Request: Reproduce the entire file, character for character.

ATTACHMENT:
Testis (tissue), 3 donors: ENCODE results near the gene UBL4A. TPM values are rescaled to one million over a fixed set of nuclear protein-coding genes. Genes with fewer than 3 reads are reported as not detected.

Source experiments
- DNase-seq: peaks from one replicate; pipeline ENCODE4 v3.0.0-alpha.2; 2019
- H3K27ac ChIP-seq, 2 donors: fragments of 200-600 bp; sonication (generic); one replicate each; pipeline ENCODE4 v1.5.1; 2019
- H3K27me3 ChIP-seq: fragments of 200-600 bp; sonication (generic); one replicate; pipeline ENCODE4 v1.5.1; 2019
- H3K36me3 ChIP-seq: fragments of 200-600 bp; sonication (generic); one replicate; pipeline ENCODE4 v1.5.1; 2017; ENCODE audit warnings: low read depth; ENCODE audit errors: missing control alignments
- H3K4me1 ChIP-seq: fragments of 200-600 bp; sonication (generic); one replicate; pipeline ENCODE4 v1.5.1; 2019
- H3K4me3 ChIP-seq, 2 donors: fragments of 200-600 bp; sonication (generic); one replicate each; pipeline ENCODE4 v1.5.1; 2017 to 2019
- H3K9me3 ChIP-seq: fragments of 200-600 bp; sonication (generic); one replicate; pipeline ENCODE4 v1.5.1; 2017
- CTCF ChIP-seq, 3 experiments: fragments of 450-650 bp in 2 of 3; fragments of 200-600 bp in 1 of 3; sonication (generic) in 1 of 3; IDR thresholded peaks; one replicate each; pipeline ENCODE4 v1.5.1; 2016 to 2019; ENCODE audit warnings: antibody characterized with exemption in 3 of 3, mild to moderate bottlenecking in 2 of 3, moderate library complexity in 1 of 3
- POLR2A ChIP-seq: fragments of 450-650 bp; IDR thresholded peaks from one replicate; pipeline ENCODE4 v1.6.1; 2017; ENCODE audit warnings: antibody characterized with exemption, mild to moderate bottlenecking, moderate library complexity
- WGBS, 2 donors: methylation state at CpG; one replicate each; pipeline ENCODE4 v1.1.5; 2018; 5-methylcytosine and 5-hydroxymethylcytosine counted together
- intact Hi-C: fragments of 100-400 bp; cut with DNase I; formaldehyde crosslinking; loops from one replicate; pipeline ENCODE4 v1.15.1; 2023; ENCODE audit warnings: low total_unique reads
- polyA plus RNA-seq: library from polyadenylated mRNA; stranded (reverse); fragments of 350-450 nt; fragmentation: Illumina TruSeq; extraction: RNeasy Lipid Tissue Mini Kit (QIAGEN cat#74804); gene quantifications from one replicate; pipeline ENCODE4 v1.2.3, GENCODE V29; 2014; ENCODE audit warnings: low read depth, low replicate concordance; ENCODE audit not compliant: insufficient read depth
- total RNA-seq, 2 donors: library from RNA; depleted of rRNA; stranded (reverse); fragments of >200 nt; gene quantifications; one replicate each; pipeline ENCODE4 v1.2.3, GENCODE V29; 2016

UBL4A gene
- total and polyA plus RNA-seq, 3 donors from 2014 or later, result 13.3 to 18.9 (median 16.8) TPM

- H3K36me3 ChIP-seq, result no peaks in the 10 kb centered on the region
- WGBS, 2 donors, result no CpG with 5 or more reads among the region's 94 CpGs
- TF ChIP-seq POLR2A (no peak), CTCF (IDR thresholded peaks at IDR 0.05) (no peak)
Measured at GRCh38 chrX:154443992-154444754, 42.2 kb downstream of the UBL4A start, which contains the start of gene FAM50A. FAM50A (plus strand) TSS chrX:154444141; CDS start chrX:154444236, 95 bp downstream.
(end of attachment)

Testis (tissue), 3 donors: ENCODE results near the gene UBL4A. TPM values are rescaled to one million over a fixed set of nuclear protein-coding genes. Genes with fewer than 3 reads are reported as not detected.

Source experiments
- DNase-seq: peaks from one replicate; pipeline ENCODE4 v3.0.0-alpha.2; 2019
- H3K27ac ChIP-seq, 2 donors: fragments of 200-600 bp; sonication (generic); one replicate each; pipeline ENCODE4 v1.5.1; 2019
- H3K27me3 ChIP-seq: fragments of 200-600 bp; sonication (generic); one replicate; pipeline ENCODE4 v1.5.1; 2019
- H3K36me3 ChIP-seq: fragments of 200-600 bp; sonication (generic); one replicate; pipeline ENCODE4 v1.5.1; 2017; ENCODE audit warnings: low read depth; ENCODE audit errors: missing control alignments
- H3K4me1 ChIP-seq: fragments of 200-600 bp; sonication (generic); one replicate; pipeline ENCODE4 v1.5.1; 2019
- H3K4me3 ChIP-seq, 2 donors: fragments of 200-600 bp; sonication (generic); one replicate each; pipeline ENCODE4 v1.5.1; 2017 to 2019
- H3K9me3 ChIP-seq: fragments of 200-600 bp; sonication (generic); one replicate; pipeline ENCODE4 v1.5.1; 2017
- CTCF ChIP-seq, 3 experiments: fragments of 450-650 bp in 2 of 3; fragments of 200-600 bp in 1 of 3; sonication (generic) in 1 of 3; IDR thresholded peaks; one replicate each; pipeline ENCODE4 v1.5.1; 2016 to 2019; ENCODE audit warnings: antibody characterized with exemption in 3 of 3, mild to moderate bottlenecking in 2 of 3, moderate library complexity in 1 of 3
- POLR2A ChIP-seq: fragments of 450-650 bp; IDR thresholded peaks from one replicate; pipeline ENCODE4 v1.6.1; 2017; ENCODE audit warnings: antibody characterized with exemption, mild to moderate bottlenecking, moderate library complexity
- WGBS, 2 donors: methylation state at CpG; one replicate each; pipeline ENCODE4 v1.1.5; 2018; 5-methylcytosine and 5-hydroxymethylcytosine counted together
- intact Hi-C: fragments of 100-400 bp; cut with DNase I; formaldehyde crosslinking; loops from one replicate; pipeline ENCODE4 v1.15.1; 2023; ENCODE audit warnings: low total_unique reads
- polyA plus RNA-seq: library from polyadenylated mRNA; stranded (reverse); fragments of 350-450 nt; fragmentation: Illumina TruSeq; extraction: RNeasy Lipid Tissue Mini Kit (QIAGEN cat#74804); gene quantifications from one replicate; pipeline ENCODE4 v1.2.3, GENCODE V29; 2014; ENCODE audit warnings: low read depth, low replicate concordance; ENCODE audit not compliant: insufficient read depth
- total RNA-seq, 2 donors: library from RNA; depleted of rRNA; stranded (reverse); fragments of >200 nt; gene quantifications; one replicate each; pipeline ENCODE4 v1.2.3, GENCODE V29; 2016

UBL4A gene
- total and polyA plus RNA-seq, 3 donors from 2014 or later, result 13.3 to 18.9 (median 16.8) TPM

- H3K36me3 ChIP-seq, result no peaks in the 10 kb centered on the region
- WGBS, 2 donors, result no CpG with 5 or more reads among the region's 94 CpGs
- TF ChIP-seq POLR2A (no peak), CTCF (IDR thresholded peaks at IDR 0.05) (no peak)
Measured at GRCh38 chrX:154443992-154444754, 42.2 kb downstream of the UBL4A start, which contains the start of gene FAM50A. FAM50A (plus strand) TSS chrX:154444141; CDS start chrX:154444236, 95 bp downstream.